Kansas voters to decide on preserving election of sheriffs

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TOPEKA, Kan. — Kansas voters will decide whether to solidify the tradition of electing sheriffs into the state constitution.

The state House voted 91-31 today to approve a proposed amendment to the Kansas Constitution. It would declare that almost every sheriff in the state must be elected to a four-year term. If passed, it would ensure that counties or state lawmakers can’t change that.

(KOAM Poll: Do you think sheriffs should be elected to a four-year term? Vote here)

The Senate already passed the measure 39-1, so it goes on the ballot in November 2022. Approval by a simple majority of voters statewide would add it to the Kansas constitution.

Supporters of the proposed amendment say sheriffs should be directly accountable to voters.

“The office of sheriff has deep historical roots, and the longstanding practice of election rather than appointment makes sheriffs uniquely accountable to the people. I commend the large bipartisan majorities in the Legislature for giving Kansas voters the opportunity to enshrine the elected office of sheriff in our state constitution, and I look forward to supporting and campaigning for this amendment this fall.” – Kansas Attorney General Derek Schmidt.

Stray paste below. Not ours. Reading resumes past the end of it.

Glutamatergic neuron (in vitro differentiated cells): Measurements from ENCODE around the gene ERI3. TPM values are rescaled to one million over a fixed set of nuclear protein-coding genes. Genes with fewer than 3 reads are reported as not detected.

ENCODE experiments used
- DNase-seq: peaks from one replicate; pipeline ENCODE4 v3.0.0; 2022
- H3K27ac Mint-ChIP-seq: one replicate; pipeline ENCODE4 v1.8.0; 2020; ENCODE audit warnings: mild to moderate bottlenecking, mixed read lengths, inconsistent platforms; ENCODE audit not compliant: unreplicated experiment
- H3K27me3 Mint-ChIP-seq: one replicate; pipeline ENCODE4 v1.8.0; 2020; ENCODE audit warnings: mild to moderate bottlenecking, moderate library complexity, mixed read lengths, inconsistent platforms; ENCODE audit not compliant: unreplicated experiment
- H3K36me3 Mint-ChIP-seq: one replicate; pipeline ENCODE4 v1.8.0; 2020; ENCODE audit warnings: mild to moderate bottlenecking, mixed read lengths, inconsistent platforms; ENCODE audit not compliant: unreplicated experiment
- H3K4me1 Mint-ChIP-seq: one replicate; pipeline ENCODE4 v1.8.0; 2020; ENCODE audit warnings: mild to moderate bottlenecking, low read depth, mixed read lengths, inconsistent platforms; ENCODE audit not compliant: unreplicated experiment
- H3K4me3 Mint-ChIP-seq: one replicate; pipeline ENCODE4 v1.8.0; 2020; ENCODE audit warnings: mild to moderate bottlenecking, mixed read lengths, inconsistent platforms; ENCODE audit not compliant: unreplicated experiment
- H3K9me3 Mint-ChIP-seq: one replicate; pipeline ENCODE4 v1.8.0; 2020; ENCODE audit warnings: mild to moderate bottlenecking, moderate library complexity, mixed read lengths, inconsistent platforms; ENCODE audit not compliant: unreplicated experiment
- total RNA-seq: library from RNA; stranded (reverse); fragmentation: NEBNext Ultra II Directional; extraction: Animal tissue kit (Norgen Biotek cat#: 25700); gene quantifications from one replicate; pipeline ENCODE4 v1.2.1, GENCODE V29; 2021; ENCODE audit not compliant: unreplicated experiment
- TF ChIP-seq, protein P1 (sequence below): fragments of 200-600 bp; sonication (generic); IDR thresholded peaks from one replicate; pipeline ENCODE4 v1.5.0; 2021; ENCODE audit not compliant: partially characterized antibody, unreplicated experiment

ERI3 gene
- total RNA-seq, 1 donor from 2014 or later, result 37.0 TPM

Counties have been electing sheriffs since 1857. According to the Associated Press, all but one of the state’s 105 counties still do. The exception is Riley County in northeastern Kansas. Officials there consolidated its sheriff’s office with the Manhattan and Ogden City police departments in 1974. It has the combined department answer to a board led by local officials.

The proposed amendment would allow Riley County to keep its setup. But, if voters there change to an elected sheriff, the move would be “irrevocable.”